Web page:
Oh and by the way book marketing people, Peter Rollins looks really lame on this list, so I will say what the online product detail didn’t: Peter is the author of at least seven books and an unpublished PhD thesis that “offers a survey of religious thinking in the aftermath of Marx, Freud and Nietzsche. It engages directly with Martin Heidegger’s critique of onto-theology and explores the religious significance of Jacques Derrida’s post-structural theory and Jean-Luc Marion’s saturated phenomenology…” (Wikipedia) Hence the doctorate in “Post-Structural Theory.” But onto-theology is out of my league also.
And that’s just a sample of what my research department would provide Matthew Paul Turner if Hachette/Faithwords/Jericho wants to ante up with a print copy, mailed to my lavish executive offices (see yesterday’s post) in the next 72 hours.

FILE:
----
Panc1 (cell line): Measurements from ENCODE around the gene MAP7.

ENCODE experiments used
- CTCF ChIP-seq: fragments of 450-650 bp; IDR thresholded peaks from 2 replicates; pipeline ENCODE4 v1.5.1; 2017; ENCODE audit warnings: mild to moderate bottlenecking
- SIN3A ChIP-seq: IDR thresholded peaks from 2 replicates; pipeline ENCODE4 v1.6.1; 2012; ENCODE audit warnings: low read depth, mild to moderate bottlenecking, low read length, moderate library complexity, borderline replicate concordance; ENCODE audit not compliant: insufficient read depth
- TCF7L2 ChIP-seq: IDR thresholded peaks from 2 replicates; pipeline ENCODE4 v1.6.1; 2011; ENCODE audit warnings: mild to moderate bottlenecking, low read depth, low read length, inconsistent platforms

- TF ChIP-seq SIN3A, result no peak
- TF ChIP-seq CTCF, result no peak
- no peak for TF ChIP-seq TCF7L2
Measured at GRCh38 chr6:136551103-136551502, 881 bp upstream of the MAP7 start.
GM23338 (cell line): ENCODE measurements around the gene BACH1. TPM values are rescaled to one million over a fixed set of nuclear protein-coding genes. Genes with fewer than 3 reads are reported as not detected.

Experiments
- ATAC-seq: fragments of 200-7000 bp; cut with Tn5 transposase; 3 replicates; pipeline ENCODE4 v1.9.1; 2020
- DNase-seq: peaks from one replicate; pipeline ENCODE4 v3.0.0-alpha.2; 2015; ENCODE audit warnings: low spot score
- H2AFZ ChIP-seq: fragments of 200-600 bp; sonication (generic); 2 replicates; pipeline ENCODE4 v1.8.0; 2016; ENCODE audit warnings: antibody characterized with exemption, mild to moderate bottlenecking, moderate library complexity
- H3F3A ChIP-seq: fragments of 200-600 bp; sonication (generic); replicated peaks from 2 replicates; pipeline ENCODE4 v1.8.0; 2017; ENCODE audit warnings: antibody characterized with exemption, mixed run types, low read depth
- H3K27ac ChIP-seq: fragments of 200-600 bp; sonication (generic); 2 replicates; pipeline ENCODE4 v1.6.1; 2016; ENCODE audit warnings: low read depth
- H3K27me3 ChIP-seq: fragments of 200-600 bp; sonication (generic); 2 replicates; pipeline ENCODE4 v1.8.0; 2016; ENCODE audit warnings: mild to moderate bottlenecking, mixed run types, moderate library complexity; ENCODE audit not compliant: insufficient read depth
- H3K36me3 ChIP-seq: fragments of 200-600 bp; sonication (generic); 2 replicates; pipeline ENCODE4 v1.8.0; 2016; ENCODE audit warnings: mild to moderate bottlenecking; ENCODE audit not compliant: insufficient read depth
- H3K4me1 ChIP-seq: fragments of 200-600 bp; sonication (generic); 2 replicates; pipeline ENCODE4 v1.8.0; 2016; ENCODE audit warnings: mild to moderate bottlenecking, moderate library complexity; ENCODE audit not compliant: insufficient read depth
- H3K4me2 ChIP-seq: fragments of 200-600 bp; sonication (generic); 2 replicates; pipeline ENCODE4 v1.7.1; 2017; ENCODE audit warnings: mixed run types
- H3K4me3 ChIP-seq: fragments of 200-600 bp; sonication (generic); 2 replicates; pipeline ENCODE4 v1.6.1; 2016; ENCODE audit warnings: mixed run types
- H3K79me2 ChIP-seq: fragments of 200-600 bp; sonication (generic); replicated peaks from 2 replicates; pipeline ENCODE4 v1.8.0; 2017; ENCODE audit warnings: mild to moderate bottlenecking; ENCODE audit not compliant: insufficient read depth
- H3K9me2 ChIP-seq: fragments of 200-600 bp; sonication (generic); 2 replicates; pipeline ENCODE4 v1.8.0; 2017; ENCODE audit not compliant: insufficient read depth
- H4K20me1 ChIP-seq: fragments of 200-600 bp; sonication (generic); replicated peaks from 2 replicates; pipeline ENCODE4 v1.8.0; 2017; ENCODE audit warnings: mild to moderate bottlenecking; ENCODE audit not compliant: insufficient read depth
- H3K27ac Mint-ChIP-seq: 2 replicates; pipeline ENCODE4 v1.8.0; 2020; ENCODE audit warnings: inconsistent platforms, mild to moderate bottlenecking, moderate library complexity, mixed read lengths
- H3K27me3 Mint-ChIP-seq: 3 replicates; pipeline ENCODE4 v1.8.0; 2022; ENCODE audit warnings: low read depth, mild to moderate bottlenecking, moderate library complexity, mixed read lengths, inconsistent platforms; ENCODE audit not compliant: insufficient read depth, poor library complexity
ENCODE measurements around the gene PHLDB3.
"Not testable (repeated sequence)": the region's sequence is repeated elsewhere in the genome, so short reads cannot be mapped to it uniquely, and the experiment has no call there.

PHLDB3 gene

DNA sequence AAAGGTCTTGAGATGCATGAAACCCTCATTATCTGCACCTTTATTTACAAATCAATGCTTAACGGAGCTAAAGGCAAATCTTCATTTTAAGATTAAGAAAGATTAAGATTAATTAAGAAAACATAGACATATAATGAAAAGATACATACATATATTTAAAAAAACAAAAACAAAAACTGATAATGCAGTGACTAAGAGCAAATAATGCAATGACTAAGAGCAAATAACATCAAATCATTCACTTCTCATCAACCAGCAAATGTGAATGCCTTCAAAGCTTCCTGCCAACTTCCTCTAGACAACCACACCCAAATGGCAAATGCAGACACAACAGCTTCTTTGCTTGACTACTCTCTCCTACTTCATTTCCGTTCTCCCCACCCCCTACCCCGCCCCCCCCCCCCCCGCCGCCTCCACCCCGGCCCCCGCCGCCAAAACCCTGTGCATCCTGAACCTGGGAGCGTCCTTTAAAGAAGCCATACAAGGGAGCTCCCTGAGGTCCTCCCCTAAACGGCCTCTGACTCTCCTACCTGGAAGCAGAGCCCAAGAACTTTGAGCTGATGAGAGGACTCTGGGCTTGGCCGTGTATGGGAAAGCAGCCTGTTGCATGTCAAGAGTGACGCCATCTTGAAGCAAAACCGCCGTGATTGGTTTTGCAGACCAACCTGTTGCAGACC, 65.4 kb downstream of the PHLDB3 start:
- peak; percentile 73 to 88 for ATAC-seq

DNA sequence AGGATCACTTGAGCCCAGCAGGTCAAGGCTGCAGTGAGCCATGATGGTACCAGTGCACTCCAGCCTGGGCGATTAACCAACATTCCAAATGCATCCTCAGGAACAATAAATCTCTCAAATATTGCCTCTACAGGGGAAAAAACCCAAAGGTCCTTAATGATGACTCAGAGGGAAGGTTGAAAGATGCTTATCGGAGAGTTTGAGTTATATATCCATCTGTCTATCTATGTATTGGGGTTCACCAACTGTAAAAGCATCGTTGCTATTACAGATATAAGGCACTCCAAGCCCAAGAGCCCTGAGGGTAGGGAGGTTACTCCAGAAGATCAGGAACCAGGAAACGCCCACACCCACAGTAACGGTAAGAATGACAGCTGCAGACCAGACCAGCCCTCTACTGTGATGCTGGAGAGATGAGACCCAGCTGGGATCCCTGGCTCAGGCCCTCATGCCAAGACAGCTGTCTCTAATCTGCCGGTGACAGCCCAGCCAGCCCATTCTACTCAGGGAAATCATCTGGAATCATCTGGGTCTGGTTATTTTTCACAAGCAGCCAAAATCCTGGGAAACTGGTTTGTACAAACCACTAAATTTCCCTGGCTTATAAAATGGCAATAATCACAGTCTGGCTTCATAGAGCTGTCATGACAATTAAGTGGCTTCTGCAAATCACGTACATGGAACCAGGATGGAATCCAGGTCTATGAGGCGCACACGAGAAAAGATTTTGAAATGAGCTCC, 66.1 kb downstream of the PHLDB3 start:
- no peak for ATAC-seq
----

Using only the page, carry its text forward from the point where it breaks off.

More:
On the one hand, he has 63,300 followers on Twitter. On the other hand, not everybody is on Twitter and this deserves a wider readership, not to mention preservation since Twitter offers little in terms of accessible archives. Welcome back to more from my favorite presence in the Twitterverse, Church Curmudgeon:
Well that covers about a 90-day window, but is just a small part of the 4,600+ Tweets on the curmudgeon’s feed.
So is it just me, or is Church Curmudgeon a Christian publishing deal waiting to happen?
having trouble viewing the complete image? Click here.
I thought we’d kick off with something timely for back-to-school from Zazzle.com:
Here are this week’s links, and one or two I accidentally left off last week’s list. As usual you need to scoot over to Out of Ur for the actual linking.
One thing I really miss with the new arrangement is the feedback from readers on particular links. So feel free to comment either here or at Out of Ur.
I love this post from Stuff Christians Like last week with guest writer Stephen Pepper. You can read it here, but you’ll miss the other suggestions readers at SCL added. So click through to 20 Conversations The Bible Left Out